Translation:Shulchan Aruch/Choshen Mishpat/367
Paragraph 1- If one robs another, even if he denies robbing, because he did not swear, if he were to subsequently confess he is not required to pursue the owner to return the item. Rather, the item can be left in his possession until the owner comes and the robber informs him and takes what is his. If he swore on something worth a perutah or more, however, he would be obligated to pursue the owner until he returns the item, even if he is overseas because the owner gave up hope once the robber swore and will not come back to make a claim against him.
Paragraph 2- Even if the robber returned the entire robbed item except one perutah, he would be required to bring it to the victim. He cannot give it to the son or agent of the victim, unless the victim appointed him as agent in the presence of witnesses. Similarly, if the court appointed someone as an agent in the presence of witnesses and he gave it to him, he will have fulfilled his duty. It goes without saying that if he gave it the court he will have fulfilled his duty.
Paragraph 3- If the robber returned the entire item or the victim waived it, with the exception of an amount less than a perutah, the robber would not be required to bring it to the victim. Rather, the victim would come and take what is remaining. Even if the actual robbed item is still in existence, we would not be concerned that the item has appreciated and the remainder is now worth a perutah.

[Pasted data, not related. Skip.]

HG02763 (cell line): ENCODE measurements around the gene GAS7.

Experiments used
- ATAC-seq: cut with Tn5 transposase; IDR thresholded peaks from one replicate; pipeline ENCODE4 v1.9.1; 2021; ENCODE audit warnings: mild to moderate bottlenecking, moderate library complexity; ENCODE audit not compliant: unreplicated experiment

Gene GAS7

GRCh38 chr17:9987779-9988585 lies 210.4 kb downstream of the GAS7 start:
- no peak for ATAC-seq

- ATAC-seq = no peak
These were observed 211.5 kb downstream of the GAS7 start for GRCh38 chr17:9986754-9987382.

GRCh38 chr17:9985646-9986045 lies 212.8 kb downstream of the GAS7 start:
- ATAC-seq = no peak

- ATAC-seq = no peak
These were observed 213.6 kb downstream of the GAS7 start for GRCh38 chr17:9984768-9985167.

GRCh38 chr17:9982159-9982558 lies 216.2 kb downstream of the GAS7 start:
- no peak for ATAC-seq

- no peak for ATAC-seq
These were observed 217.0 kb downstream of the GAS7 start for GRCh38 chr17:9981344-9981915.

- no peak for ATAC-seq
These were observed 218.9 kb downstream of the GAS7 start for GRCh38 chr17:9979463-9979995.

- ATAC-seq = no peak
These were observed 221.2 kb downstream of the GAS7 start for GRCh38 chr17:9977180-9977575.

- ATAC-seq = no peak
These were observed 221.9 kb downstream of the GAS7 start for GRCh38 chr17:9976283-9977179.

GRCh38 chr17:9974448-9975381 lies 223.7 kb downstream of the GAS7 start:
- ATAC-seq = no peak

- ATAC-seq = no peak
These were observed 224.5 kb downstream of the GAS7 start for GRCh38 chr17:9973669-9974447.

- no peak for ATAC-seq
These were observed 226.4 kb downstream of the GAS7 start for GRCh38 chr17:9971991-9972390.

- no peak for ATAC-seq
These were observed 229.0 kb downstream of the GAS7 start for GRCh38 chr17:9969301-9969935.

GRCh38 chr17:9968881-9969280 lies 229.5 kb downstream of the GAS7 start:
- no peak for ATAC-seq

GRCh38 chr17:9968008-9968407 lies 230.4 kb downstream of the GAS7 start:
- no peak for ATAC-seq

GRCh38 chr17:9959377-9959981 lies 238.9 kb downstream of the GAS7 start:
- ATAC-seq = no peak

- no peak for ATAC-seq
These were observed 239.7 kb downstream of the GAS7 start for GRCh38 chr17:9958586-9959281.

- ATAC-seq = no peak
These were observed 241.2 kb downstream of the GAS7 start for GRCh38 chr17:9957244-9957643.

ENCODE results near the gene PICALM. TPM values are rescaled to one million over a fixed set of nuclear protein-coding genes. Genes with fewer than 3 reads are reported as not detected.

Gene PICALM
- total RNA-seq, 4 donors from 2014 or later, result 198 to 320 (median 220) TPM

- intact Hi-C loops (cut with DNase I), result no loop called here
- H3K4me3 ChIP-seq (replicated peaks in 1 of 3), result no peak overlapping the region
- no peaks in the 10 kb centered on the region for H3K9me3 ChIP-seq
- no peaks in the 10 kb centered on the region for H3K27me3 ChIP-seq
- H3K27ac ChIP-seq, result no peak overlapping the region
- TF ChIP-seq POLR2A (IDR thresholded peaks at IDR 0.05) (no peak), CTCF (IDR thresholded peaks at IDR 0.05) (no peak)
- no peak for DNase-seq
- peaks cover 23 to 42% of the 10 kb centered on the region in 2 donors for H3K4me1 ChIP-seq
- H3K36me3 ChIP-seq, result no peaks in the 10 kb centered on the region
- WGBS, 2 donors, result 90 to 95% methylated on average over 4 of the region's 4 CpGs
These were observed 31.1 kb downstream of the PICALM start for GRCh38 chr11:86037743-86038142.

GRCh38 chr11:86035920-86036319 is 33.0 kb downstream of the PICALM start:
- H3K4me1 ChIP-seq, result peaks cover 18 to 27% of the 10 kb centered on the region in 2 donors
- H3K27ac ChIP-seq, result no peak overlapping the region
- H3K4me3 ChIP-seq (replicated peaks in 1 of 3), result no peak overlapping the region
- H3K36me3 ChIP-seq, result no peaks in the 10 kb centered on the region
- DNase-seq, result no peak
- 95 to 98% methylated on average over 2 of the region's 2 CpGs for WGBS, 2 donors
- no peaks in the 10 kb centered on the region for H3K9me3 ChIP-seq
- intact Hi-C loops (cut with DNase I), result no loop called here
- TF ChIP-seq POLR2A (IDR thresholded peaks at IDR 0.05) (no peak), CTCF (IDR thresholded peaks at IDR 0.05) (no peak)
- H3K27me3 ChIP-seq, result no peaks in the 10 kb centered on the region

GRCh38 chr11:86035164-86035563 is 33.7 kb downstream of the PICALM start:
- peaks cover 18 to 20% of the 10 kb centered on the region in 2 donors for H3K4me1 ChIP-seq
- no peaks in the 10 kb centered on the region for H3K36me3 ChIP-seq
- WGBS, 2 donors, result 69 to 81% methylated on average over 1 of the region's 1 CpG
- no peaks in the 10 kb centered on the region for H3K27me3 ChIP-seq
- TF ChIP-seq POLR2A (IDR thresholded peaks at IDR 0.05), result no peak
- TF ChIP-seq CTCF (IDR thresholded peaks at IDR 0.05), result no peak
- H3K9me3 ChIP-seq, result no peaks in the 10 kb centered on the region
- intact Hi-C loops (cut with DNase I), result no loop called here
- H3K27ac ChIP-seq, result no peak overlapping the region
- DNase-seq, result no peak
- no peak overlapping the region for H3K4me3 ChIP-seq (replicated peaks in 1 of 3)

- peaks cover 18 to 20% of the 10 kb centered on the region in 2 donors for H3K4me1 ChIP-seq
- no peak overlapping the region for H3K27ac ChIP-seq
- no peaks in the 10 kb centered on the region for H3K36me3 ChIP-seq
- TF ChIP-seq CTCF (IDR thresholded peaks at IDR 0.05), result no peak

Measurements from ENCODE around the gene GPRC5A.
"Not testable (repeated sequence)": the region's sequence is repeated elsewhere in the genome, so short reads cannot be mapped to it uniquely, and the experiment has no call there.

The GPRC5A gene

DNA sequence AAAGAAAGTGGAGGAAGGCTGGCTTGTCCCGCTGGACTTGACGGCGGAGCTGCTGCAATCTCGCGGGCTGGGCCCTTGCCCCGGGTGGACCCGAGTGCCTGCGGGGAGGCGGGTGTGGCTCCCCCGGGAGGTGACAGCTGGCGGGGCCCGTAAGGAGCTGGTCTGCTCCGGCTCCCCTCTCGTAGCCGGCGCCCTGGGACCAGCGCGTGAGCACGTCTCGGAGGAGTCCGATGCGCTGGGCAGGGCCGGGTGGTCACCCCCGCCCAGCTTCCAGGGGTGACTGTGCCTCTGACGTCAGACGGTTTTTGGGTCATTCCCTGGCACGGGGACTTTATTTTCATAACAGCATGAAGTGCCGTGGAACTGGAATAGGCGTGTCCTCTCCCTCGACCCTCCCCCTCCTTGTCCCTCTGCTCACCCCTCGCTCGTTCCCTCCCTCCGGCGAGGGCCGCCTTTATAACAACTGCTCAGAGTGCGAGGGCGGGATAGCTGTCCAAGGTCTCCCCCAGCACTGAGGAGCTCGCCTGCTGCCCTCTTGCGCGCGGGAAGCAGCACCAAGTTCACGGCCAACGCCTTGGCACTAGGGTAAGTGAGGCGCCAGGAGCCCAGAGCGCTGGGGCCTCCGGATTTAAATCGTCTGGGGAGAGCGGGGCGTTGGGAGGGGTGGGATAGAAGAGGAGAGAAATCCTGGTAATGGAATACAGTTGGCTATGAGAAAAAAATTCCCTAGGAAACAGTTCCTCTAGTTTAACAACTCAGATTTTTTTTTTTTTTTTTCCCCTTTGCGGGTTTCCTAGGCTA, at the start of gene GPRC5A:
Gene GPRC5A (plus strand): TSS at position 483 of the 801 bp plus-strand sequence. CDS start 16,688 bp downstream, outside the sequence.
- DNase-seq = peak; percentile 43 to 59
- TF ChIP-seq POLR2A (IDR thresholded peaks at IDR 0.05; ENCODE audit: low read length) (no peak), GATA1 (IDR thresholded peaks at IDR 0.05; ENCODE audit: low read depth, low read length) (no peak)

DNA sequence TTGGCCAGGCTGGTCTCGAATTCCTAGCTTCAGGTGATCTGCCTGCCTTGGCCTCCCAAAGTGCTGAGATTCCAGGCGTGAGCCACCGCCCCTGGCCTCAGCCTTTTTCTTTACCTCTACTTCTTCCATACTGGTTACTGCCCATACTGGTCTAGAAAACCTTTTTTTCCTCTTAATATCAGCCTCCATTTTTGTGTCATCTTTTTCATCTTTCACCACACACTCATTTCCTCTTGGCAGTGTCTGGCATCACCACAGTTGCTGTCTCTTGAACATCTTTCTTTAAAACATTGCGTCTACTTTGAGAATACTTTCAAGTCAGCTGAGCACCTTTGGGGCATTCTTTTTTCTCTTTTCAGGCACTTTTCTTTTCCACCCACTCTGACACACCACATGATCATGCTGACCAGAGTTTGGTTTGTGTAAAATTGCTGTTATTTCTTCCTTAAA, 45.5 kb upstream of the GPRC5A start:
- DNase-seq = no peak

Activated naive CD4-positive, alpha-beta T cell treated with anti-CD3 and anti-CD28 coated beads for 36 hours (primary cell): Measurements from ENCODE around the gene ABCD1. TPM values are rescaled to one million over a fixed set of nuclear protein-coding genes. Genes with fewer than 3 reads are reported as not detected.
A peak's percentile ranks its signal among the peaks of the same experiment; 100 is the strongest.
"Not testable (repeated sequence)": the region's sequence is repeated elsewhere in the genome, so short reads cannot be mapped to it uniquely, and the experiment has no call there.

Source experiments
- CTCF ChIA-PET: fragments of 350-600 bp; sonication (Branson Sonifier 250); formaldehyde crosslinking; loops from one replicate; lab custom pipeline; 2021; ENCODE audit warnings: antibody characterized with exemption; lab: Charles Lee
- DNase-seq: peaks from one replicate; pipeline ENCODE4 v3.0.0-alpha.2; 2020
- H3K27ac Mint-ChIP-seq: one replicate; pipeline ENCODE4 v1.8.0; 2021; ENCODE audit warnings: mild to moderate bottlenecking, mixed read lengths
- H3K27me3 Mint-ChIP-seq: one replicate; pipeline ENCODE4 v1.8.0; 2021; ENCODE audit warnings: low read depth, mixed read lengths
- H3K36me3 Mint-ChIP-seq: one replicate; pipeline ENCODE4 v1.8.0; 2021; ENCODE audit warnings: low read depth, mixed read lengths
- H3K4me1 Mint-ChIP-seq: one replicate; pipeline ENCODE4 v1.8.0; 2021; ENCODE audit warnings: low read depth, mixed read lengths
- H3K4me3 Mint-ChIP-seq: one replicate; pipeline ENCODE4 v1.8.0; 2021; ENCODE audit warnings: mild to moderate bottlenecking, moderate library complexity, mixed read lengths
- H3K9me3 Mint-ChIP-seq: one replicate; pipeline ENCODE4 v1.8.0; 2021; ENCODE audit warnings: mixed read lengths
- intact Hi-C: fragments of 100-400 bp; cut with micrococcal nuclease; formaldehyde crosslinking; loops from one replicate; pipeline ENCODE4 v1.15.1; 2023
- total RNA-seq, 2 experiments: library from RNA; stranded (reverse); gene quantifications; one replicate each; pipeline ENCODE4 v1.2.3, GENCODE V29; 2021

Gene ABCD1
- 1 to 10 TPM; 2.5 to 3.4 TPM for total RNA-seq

Paragraph 4- If the victim died, when the robber comes to repent, he would return to the victim’s inheritors if the robbed item was still in existence. If the item was not in existence or it changed, he would pay for the item’s value, just as he would have if the father was still alive.
Paragraph 5- If one robs his father and swore to him and the father died, and the robbed item is not in existence or it changed, he would make an accounting with his brothers on the principle. If the robbed item was still in existence, he would be required to have the item removed from his possession. Thus, he would give the robbed item to his brothers and make an accounting. There are those who say he would not receive anything corresponding to the robbed item. If he is poor and cannot forego his share, he would borrow from others and they would come and collect from his portion of the item. If he has no brothers and thus the robber himself is the sole inheritor, we would remove the robbed item from him and give it to his son. If this robber’s son has no sons we would give it to his creditor for a loan or to charity. Once this stolen item is removed from his possession he would be exempt, even if he gave it as a gift or repaid a debt, so long as he informs the recipient it is the stolen item of his father. There are those who disagree and hold that if the robber has no brothers it would be given to his father’s brother.
Paragraph 6- If one robs a convert and swore to him and the convert dies without inheritors, even if he confessed to the convert and converted the debt to a loan, although he will have acquired the robbed item he is obligated to remove it from his possession.